Trying to Prove a Fairy Tale

Trying to Prove a Fairy Tale

Many pseudo-medicinal interventions have an origin story. Ear acupuncture was discovered when it was noted that a patient had relief of back pain with a burn to the ear. Iridology was based on the changes in the iris noted in an owl with a broken wing. And there is being bitten by a radioactive spider or too much gamma radiation. Wait. Those last two are from comic books, not that you can tell from the content.

Perhaps the most famous origin story is that of DD Palmer and chiropractic

 

The founder of chiropractic, Daniel David Palmer, constructed a model of causation of disease based on his seminal experience with a patient, Harvey Lillard, who lost his hearing at the instant of injuring his upper back, but had his hearing restored suddenly 17 years later after receiving spinal manipulation.

The problems is that spine is far removed from the 8th nerve and the anatomy and physiology of hearing and no amount of spinal manipulation could plausibly effect hearing. Well, if you injure the vertebral arteries badly enough with a neck crack you will change hearing, but not in a salubrious direction.

However, just because the origin story of chiropractic is a ludicrous fantasy doesn’t prevent someone from trying to prove that it really could have happened.

It would be easy enough to dismiss the case of Harvey Lillard if there were not a number of other reports of similar cases – patients losing their hearing as a result of a spinal injury, or having their hearing restored by spinal manipulation; see, for example [4],[5]. Thus, the phenomenon itself seems real enough; what is lacking is a plausible mechanism.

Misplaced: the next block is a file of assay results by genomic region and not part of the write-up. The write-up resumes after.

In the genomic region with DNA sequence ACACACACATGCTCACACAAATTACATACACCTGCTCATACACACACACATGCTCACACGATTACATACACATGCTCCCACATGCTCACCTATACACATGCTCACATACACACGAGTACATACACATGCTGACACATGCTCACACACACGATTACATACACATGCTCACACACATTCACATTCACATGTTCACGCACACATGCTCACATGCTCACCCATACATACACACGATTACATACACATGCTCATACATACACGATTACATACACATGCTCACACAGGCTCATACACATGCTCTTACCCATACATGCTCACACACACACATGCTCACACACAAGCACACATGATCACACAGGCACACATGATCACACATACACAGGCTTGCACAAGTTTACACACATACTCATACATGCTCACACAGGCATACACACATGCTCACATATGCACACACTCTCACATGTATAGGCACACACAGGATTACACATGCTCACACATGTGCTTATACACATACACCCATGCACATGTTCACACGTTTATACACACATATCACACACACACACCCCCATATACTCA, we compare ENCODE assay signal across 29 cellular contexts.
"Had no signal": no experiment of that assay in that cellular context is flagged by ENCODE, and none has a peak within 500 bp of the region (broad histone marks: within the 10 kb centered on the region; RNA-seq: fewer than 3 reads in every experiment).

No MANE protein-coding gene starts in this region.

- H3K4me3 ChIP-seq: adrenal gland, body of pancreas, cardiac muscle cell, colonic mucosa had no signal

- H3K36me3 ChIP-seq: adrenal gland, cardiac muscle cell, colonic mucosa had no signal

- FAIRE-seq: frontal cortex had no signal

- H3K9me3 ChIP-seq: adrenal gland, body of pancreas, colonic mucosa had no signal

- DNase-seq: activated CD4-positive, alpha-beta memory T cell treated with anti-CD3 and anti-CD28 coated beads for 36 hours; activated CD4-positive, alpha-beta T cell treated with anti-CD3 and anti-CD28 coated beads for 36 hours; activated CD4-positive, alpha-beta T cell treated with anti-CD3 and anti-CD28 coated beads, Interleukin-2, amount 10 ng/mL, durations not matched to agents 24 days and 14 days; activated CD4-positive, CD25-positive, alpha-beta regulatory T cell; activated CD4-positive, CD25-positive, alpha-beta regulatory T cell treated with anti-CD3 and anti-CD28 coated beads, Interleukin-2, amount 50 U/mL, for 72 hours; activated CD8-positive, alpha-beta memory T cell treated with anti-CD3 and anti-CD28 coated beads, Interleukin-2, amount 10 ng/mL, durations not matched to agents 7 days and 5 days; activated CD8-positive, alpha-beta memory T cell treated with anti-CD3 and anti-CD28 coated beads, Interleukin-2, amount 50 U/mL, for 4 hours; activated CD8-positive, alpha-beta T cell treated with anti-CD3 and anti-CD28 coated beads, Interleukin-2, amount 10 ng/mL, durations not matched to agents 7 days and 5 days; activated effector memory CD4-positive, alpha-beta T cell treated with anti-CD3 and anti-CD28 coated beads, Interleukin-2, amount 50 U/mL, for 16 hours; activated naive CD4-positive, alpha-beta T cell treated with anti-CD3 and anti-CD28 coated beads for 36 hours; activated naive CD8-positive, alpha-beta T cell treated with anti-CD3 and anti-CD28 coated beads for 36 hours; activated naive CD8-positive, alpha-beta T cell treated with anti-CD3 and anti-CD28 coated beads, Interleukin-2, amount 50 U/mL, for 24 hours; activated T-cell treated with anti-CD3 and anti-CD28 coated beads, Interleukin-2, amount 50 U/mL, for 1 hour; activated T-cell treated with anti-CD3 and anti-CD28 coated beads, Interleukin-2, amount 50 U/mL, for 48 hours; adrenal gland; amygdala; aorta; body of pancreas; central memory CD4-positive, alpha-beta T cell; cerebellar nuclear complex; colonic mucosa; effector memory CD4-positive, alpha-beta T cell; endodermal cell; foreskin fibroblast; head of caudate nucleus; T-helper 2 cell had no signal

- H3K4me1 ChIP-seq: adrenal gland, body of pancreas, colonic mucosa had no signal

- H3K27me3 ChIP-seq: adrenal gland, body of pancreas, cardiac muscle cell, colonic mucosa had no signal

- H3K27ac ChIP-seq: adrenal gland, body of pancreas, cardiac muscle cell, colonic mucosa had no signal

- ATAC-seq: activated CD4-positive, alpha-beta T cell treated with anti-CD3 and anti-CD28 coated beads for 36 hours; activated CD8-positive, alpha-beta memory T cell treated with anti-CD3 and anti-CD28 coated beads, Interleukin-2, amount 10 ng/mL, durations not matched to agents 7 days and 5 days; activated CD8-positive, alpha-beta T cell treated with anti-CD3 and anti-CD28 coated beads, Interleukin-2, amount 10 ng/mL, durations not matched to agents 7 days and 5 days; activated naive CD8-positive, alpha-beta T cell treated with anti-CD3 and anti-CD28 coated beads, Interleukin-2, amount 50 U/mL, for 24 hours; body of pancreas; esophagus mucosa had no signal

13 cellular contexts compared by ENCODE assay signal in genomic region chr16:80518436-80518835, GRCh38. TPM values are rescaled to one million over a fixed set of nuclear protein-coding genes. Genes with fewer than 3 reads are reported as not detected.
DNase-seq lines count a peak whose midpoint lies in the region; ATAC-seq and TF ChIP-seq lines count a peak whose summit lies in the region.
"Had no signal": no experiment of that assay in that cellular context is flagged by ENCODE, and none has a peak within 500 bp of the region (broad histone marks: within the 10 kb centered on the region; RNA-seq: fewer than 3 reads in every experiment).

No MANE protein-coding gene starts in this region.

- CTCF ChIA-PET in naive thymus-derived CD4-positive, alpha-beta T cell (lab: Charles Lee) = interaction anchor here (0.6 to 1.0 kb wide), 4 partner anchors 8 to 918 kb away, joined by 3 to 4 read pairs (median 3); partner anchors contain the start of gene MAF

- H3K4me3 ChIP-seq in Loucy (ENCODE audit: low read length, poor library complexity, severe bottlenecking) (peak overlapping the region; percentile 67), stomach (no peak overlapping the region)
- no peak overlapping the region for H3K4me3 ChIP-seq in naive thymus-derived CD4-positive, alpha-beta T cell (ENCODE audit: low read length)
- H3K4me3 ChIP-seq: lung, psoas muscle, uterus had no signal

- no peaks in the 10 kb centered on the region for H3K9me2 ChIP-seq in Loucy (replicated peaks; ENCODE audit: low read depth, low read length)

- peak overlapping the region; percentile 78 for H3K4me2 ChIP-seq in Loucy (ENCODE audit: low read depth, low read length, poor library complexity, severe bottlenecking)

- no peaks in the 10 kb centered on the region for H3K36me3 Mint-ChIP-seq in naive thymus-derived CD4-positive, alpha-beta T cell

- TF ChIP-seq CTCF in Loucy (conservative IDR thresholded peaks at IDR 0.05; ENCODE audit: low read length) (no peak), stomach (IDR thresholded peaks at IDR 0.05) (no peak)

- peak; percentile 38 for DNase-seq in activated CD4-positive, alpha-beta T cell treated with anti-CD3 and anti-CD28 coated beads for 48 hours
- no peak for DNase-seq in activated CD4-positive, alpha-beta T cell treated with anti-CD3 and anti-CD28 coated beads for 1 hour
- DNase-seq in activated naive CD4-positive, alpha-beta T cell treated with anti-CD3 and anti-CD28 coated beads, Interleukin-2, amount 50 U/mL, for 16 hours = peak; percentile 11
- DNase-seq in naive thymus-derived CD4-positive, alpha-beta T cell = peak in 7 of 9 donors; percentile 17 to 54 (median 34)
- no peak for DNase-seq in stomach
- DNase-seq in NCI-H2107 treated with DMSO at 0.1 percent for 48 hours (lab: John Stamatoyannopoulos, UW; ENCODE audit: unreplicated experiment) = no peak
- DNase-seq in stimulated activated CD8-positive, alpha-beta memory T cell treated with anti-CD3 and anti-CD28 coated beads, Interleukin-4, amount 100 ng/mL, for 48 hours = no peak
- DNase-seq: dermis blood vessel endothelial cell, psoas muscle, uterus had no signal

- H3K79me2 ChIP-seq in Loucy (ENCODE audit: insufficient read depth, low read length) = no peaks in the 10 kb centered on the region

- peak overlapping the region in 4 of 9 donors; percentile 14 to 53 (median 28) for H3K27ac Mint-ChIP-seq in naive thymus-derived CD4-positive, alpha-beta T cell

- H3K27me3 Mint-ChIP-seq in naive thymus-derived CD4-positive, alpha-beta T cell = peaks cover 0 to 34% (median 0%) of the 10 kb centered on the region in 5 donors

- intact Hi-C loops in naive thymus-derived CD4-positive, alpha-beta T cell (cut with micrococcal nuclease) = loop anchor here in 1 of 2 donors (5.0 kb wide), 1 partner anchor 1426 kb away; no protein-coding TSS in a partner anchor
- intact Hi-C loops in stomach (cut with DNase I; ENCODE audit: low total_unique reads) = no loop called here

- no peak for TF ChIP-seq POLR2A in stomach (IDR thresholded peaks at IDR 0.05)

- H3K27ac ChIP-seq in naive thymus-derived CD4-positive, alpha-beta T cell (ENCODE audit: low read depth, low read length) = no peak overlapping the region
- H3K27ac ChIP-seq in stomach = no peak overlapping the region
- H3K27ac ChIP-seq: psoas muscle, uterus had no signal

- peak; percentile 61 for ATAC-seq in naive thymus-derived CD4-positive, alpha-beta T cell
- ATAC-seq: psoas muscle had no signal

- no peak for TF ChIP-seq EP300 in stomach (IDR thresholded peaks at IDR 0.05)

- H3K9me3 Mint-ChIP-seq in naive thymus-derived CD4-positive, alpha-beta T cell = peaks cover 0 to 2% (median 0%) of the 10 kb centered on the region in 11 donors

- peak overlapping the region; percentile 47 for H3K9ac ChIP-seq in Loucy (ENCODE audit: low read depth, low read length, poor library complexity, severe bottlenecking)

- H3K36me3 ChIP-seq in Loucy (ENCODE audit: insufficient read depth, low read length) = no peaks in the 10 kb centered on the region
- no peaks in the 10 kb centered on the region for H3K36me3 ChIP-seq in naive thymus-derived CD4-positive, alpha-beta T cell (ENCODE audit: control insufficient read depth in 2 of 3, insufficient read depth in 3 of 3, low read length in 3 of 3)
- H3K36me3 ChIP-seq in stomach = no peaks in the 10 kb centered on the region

Perhaps, they suggested, that stimulation of paraspinous nerves would effect hearing, explaining the experience of D.D. Palmer with science. I flash back to Mickey Rooney and Judy Garland. "Hey, everyone, I know, lets put on a medical experiment."

And the results are in An audiometric study of the effects of paraspinal stimulation on hearing acuity in human subjects – understanding the Harvey Lillard phenomenon.

They stimulated the thoracic (T4/T5) spine with a TENS unit and measured hearing to see if one would affect the other. And what a surprise, there was no effect on hearing.

Of course they had reasons why it may have failed: wrong placement of electrodes, wrong stimulation, and too weak a stimulation. They did not consider that perhaps the origin story of chiropractic is nonsense.

The Ignoble awards

are intended to celebrate the unusual, honor the imaginative, and spur people's interest in science.

I do not think tooth fairy science such as this qualifies. At least they didn't injure birds or traumatize ears.

I always wonder how pseudo-medical therapies sneak though ethically. At least by the Helsinki Declaration,

Medical research involving human subjects must conform to generally accepted scientific principles, be based on a thorough knowledge of the scientific literature, other relevant sources of information, and adequate laboratory and, as appropriate, animal experimentation.

and as the IRB Guidebook notes:

But if a research study is so methodologically flawed that little or no reliable information will result, it is unethical to put subjects at risk or even to inconvenience them through participation in such a study.

Pseudo-medical research should fail IRB approval since it is not based on science and will not provide reliable information. So why was it approved? Ah. The study was approved by the IRB of the Chiropractic College where the authors work. No conflicts there.

Points of Interest 11/25/2014
Points of Interest 11/24/2014

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